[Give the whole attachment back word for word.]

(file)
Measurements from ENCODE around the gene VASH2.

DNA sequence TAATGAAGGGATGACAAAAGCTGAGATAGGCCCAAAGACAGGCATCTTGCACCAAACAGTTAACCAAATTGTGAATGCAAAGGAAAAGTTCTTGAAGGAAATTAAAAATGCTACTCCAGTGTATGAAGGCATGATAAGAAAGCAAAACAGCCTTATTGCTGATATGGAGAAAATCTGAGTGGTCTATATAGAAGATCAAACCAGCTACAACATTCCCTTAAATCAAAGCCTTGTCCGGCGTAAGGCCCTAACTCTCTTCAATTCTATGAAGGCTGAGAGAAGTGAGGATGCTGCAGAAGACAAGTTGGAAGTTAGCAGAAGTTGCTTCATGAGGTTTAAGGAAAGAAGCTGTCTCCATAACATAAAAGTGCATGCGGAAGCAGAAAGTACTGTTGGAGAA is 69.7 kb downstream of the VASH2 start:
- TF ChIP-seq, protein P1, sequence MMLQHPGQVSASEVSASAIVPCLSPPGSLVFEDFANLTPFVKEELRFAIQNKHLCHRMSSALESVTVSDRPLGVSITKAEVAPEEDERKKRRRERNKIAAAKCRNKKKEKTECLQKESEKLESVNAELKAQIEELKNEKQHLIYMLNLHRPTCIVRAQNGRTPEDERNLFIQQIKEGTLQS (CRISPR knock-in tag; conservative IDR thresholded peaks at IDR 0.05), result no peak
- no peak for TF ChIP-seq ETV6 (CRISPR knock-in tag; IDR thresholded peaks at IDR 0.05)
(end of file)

Measurements from ENCODE around the gene VASH2.

DNA sequence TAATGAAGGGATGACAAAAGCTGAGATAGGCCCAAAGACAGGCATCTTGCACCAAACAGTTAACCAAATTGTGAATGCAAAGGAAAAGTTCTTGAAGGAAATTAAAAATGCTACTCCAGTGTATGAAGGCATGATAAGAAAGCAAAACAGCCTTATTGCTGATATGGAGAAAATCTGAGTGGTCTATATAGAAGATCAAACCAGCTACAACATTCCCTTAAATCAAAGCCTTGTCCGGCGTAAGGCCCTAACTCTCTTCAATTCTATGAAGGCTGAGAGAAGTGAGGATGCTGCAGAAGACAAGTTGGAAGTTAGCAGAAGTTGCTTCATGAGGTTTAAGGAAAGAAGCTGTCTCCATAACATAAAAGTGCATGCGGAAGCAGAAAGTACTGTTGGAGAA is 69.7 kb downstream of the VASH2 start:
- TF ChIP-seq, protein P1, sequence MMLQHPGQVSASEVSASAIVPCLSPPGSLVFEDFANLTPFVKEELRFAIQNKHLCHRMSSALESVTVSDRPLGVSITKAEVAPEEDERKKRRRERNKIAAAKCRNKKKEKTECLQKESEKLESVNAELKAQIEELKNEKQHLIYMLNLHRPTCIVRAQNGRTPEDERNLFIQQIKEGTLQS (CRISPR knock-in tag; conservative IDR thresholded peaks at IDR 0.05), result no peak
- no peak for TF ChIP-seq ETV6 (CRISPR knock-in tag; IDR thresholded peaks at IDR 0.05)